This book is more about the individual characters, though, than the actual horrors of the War. For me, the most horrifying part was near the end (sorta spoilerish) when the Russians showed up and the sister was with the lady who ran the orphanage and she tells the girls how to prepare to be brutally raped.
I feel like I'm not doing a good job of convincing anyone to read this book, but I don't know what else to say. It's gorgeous. It's uplifting as much as it's brutal and (I hate to keep using this word, but I can't think of anything else for it) HORRIFYING.
Oct. 11th, 1943- A British spy plane crashes in Nazi-occupied France. Its pilot and passenger are best friends. One of the girls has a chance at survival. The other has lost the game before it's barely begun.
When "Verity" is arrested by the Gestapo, she's sure she doesn't stand a chance. As a secret agent captured in enemy territory, she's living a spy's worst nightmare. Her Nazi interrogators give her a simple choice: reveal her mission or face a grisly execution.
As she intricately weaves her confession, Verity uncovers her past, how she became friends with the pilot Maddie, and why she left Maddie in the wrecked fuselage of their plane. On each new scrap of paper, Verity battles for her life, confronting her views on courage, failure and her desperate hope to make it home. But will trading her secrets be enough to save her from the enemy?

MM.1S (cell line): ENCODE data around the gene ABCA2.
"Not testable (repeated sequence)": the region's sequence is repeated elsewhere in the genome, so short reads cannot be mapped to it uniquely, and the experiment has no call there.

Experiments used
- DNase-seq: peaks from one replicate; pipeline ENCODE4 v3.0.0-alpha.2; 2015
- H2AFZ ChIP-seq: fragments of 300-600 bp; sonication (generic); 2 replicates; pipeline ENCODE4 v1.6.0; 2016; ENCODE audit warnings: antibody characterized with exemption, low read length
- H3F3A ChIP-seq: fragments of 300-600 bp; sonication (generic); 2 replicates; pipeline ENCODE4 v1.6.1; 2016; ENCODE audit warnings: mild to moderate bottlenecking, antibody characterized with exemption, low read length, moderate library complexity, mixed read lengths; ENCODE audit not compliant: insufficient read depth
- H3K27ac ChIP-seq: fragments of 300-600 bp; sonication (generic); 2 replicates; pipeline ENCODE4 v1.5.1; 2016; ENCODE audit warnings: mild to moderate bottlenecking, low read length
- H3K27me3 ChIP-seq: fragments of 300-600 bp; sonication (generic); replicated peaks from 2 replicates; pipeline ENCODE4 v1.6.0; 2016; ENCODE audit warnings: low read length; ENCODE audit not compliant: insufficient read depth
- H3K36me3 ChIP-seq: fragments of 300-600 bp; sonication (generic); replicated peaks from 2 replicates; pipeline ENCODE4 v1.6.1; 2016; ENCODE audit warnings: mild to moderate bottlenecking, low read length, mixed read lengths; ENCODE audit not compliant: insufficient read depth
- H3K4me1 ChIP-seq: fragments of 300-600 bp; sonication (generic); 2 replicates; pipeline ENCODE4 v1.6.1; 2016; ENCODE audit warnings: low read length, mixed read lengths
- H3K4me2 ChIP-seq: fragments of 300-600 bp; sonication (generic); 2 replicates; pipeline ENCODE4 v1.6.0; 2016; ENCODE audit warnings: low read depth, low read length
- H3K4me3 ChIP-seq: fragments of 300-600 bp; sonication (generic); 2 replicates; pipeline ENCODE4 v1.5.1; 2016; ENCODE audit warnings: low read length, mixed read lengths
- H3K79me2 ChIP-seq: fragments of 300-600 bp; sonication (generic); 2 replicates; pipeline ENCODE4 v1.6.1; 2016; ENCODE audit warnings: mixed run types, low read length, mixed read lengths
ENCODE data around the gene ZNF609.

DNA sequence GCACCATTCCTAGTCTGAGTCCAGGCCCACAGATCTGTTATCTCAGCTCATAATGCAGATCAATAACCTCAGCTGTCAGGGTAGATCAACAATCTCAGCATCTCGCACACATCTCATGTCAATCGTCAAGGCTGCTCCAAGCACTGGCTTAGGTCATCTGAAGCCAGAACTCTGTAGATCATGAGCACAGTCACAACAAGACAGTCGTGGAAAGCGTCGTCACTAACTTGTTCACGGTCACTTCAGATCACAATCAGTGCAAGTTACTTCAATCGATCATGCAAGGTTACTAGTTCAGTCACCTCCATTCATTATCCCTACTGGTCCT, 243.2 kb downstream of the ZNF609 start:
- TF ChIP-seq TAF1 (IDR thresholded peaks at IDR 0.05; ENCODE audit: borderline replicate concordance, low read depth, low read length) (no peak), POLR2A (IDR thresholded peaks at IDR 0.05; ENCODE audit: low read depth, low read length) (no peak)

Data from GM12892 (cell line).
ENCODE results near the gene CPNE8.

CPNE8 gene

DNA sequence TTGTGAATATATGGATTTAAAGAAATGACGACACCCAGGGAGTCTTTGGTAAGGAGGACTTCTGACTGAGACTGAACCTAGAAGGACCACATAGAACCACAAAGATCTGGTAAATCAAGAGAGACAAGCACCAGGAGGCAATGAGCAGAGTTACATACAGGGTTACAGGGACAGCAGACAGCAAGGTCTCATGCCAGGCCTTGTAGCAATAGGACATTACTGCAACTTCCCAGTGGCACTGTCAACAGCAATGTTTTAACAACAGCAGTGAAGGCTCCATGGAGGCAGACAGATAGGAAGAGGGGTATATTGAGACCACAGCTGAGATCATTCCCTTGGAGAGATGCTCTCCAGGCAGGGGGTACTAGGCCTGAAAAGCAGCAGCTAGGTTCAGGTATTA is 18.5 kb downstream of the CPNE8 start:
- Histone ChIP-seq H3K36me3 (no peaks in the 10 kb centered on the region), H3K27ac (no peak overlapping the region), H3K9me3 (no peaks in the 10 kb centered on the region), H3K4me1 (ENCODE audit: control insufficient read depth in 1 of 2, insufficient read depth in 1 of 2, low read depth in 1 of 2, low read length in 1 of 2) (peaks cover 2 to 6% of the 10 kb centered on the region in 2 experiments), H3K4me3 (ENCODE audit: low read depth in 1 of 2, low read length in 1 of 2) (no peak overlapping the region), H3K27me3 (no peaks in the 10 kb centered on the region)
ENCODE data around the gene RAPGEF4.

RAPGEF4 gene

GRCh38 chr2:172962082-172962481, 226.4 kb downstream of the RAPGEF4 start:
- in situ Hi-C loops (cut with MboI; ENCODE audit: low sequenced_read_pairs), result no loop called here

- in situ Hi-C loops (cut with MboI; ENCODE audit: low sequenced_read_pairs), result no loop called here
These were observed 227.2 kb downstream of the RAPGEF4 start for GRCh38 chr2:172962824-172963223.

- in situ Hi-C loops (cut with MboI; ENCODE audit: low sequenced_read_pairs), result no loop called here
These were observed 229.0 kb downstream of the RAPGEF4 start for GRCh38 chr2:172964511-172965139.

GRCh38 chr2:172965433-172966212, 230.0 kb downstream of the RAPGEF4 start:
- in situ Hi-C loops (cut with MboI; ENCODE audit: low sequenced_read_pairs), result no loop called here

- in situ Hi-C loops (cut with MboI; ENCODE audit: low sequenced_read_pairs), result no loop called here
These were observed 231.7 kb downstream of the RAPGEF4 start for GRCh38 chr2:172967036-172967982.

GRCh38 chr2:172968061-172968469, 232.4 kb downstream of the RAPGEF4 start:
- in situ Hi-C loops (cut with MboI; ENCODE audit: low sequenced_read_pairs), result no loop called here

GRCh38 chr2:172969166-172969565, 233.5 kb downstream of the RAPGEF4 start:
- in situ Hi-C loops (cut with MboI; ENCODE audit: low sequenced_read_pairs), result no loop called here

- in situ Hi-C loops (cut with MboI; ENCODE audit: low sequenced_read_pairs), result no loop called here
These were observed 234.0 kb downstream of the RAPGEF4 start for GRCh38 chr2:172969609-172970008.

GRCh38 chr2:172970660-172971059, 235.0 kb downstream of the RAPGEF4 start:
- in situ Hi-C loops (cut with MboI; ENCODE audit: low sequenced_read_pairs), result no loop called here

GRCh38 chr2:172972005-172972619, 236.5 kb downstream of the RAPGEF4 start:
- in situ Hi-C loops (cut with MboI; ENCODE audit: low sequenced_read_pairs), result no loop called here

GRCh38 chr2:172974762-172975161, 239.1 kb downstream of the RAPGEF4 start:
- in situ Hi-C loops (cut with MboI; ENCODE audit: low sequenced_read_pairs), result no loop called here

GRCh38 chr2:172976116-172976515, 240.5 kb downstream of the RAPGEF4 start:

Let me start by saying that that's NOT what the book is about. Well it is, and it isn't. Basically, it's about the horrors of war. At first, I didn't really LOVE the way it was being told- you're reading the confession she's writing for the Nazis. But after the first few bumps (for me, as a reader, maybe not for you?) I literally couldn't put it down. LITERALLY.
I read the ending chapters in the park and I was straight up sobbing. SOBBING.
But it's not just a make you cry mess, it's also a make you think masterpiece. For example, take a look at this tiny (spoiler free!!) passage:
Let me spell it out in case you're not getting the gravity of the situation: Being a kid and worrying that a bomb (in the Blitz) might kill you is terrible. But being a kid (in France) and worrying that the police might cut your head off is something else entirely. I haven't words for it. Every fresh broken horror here is something I just DIDN'T UNDERSTAND until I came here.
Let that sink it. It was awful in England because of the Blitz, it was horrifying. But that's sort of all I ever knew about. And apparently, all she ever really thought about.
But in France, school girls were worried that their friends might be found out as spies, carted across the street to the hotel that's now a Nazi jail, tied to a guillotine, and have their heads cut off.
That's what war was. Is. That's what war is.
And while this book might have been slightly easier to read, slightly more 'shallow' that All the Light...for me, it was almost better. It made me think more. And while I'll most likely not pick up All the Light again (is that awful?) I can see reading Code Name Verity over and over again as the years go by.